Writers and the City; UWE academic edits new book on the Bristol's literary tradition

Issue date: 15 September 2015


Literary Bristol: Writers and the City a new book edited by Marie Mulvey-Roberts, Associate Professor in English Literature from the University of the West of England (UWE Bristol), will be launched at Foyles bookshop in Bristol on 15 September 2015, 18:00 – 20:00.

Literary Bristol tells the story of Bristol through its writers. Bristol has been recognised as a thriving port and commercial and industrial centre, yet insufficient attention has been paid to its literary importance. There are over one hundred significant authors, poets and playwrights linked to Bristol, which allow it to take its place as one of the world's great literary centres. Bristol can lay claim to a significant number of literary firsts in poetry, prose and drama. Novels with Bristolian connections include Treasure Island, Gulliver's Travels, Frankenstein and Dracula.

The book is the second in a series produced by Redcliffe Press and the Regional History Centre at UWE Bristol, and takes the reader on an armchair tour of Bristol, linking writer and place from the late eighteenth century up to the present day. Leading experts on Bristol's literary tradition act as virtual tour-guides, pointing out the Romantic poets, early women writers, Gothic novelists, Victorian authors, dramatists and modern novelists who have left their mark on Bristol's cultural cityscape.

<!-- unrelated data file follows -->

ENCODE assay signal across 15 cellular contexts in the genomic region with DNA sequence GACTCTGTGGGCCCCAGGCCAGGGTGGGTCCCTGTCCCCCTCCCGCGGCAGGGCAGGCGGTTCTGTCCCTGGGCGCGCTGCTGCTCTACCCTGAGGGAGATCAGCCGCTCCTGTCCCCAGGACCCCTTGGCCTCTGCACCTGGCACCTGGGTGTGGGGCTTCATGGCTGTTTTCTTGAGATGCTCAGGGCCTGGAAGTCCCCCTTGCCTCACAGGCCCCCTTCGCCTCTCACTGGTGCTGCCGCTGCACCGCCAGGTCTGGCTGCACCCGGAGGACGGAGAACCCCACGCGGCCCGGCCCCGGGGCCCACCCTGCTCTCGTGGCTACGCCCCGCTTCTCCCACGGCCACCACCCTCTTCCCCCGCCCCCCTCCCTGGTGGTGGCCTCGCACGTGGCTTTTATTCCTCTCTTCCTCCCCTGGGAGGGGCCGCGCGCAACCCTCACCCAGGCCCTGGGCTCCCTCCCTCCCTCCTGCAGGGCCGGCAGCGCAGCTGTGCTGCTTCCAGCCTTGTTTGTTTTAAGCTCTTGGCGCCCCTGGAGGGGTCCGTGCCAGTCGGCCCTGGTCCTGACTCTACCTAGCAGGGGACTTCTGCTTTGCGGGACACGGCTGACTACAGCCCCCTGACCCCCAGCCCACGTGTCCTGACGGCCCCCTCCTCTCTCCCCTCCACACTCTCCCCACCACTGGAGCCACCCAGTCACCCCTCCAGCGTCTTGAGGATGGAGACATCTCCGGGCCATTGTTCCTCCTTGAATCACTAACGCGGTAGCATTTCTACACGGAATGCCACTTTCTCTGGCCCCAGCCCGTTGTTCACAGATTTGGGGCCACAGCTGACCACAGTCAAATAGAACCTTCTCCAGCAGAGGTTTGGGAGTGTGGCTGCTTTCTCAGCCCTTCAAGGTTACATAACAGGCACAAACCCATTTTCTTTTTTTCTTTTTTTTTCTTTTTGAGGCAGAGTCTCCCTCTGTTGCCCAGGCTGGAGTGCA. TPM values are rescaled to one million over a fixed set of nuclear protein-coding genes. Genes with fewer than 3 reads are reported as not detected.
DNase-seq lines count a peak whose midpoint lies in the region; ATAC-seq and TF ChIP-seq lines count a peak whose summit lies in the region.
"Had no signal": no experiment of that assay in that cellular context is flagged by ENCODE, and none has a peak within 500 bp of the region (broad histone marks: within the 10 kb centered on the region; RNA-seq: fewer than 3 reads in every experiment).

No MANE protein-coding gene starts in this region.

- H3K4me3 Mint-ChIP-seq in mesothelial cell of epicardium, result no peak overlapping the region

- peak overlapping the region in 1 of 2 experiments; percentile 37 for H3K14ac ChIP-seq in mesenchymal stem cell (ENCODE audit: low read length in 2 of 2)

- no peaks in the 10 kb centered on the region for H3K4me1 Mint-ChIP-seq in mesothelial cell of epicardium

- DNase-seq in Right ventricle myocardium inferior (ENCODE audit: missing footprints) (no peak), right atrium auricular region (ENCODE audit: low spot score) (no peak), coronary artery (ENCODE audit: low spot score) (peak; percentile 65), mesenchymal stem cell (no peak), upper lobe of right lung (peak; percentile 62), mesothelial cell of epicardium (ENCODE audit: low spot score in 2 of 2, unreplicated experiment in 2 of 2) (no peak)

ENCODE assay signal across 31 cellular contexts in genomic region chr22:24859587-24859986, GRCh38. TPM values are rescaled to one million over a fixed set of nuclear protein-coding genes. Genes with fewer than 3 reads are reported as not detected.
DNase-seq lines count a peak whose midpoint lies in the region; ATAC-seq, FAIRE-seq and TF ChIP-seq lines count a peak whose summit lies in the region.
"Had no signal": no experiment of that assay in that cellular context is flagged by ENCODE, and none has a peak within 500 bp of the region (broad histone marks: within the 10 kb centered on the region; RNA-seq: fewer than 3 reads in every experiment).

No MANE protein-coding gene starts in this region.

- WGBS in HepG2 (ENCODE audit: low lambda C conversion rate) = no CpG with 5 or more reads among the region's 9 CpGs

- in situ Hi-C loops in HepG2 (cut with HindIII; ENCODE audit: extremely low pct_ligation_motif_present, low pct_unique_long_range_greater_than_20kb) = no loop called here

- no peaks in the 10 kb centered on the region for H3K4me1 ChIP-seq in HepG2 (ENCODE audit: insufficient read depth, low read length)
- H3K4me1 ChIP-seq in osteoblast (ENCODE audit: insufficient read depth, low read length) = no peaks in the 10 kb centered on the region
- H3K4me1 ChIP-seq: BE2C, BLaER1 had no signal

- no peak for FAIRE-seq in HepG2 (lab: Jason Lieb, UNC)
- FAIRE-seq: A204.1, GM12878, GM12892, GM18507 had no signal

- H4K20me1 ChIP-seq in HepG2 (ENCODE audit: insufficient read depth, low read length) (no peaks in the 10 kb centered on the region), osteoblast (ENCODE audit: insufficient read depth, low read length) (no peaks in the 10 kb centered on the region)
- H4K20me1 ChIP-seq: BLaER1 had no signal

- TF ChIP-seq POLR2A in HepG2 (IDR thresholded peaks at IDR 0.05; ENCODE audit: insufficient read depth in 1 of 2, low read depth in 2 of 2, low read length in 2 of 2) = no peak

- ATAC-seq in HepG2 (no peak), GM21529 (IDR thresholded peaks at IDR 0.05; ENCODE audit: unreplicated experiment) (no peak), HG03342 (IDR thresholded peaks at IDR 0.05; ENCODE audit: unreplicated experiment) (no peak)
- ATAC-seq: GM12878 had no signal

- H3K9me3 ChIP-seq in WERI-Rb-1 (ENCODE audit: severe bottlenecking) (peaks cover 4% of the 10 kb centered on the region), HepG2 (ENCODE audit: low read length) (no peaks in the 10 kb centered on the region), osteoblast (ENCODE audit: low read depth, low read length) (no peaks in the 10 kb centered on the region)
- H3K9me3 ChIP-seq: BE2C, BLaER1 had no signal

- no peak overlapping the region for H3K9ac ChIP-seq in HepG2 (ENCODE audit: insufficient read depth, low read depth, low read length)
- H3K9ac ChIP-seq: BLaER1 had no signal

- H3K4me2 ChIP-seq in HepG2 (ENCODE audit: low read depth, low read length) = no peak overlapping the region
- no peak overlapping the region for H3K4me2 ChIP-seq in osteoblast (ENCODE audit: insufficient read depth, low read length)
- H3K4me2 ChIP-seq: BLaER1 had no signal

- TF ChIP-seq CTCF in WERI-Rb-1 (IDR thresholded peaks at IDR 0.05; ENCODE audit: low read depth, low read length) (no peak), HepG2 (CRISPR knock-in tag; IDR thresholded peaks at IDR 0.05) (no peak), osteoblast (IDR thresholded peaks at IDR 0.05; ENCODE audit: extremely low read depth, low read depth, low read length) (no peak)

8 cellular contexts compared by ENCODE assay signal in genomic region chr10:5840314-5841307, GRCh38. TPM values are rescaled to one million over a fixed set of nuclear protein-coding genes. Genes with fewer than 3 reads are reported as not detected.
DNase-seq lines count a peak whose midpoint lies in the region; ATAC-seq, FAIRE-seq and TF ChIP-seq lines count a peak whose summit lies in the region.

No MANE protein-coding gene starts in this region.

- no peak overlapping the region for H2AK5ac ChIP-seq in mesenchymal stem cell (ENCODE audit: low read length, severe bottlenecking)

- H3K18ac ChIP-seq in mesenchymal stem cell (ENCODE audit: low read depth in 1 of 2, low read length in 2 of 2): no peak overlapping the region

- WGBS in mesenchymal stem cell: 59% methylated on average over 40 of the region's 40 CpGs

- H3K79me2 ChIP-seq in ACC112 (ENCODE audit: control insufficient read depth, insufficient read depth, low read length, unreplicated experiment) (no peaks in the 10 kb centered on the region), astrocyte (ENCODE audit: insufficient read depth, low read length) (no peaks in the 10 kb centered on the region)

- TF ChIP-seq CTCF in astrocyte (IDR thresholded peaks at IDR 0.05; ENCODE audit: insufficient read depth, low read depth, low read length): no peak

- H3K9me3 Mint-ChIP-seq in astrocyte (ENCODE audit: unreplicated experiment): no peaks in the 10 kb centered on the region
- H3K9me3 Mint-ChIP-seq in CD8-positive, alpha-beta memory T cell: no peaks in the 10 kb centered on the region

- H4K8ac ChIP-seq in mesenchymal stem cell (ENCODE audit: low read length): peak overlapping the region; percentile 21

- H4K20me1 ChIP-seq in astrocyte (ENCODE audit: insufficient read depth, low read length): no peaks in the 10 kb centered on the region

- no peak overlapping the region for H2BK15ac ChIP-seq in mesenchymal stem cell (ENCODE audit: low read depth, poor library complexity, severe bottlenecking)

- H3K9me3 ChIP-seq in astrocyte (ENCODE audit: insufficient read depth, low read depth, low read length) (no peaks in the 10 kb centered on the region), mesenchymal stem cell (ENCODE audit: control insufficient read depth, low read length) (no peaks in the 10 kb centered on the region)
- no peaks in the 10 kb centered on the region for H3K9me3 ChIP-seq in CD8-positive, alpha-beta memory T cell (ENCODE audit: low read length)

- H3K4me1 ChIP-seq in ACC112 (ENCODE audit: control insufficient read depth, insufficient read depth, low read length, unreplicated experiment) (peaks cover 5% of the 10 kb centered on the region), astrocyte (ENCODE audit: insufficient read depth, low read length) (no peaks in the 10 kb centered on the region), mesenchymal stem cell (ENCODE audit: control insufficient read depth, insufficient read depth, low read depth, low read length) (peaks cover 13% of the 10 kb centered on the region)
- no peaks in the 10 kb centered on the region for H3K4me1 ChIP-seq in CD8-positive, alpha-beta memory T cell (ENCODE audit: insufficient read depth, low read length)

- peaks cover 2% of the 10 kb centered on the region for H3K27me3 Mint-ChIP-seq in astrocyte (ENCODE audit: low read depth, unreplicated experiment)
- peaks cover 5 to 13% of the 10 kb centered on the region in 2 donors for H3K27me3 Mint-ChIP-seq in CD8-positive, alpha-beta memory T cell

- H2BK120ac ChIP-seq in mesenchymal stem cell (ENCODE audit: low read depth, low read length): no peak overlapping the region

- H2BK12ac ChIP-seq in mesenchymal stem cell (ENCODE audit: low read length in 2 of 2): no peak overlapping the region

Publicity from the book reads: 'The streets of Bristol, its factories and wharves, Avon Gorge and bucolic views have influenced some of our greatest authors, poets and playwrights.

'From Chatterton's ingenious hoaxing and Robert Southey's morbid interest in vampires, to Charles Wood's Dingo - a play that shook the foundations of post-war theatre - the book guides us through the ages. We walk the decaying streets of Clifton with Angela Carter, with the Romantic poet Robert Southey we scramble up the Gorge to the 'high-hanging forest of the wind' and we are tormented by half-dead visitors to the Spa. We eavesdrop on Ann Yearsley, weeping for the 'bleeding victims' of Bristol's trade in human cargo, and discover, unexpectedly, the stage for the first performance of Tom Stoppard's first play.'

The first book in the series A City Built Upon the Water: Maritime Bristol 1750 to 1900, edited by Professor Steve Poole (ACE, UWE) is also available from Redcliffe Press.

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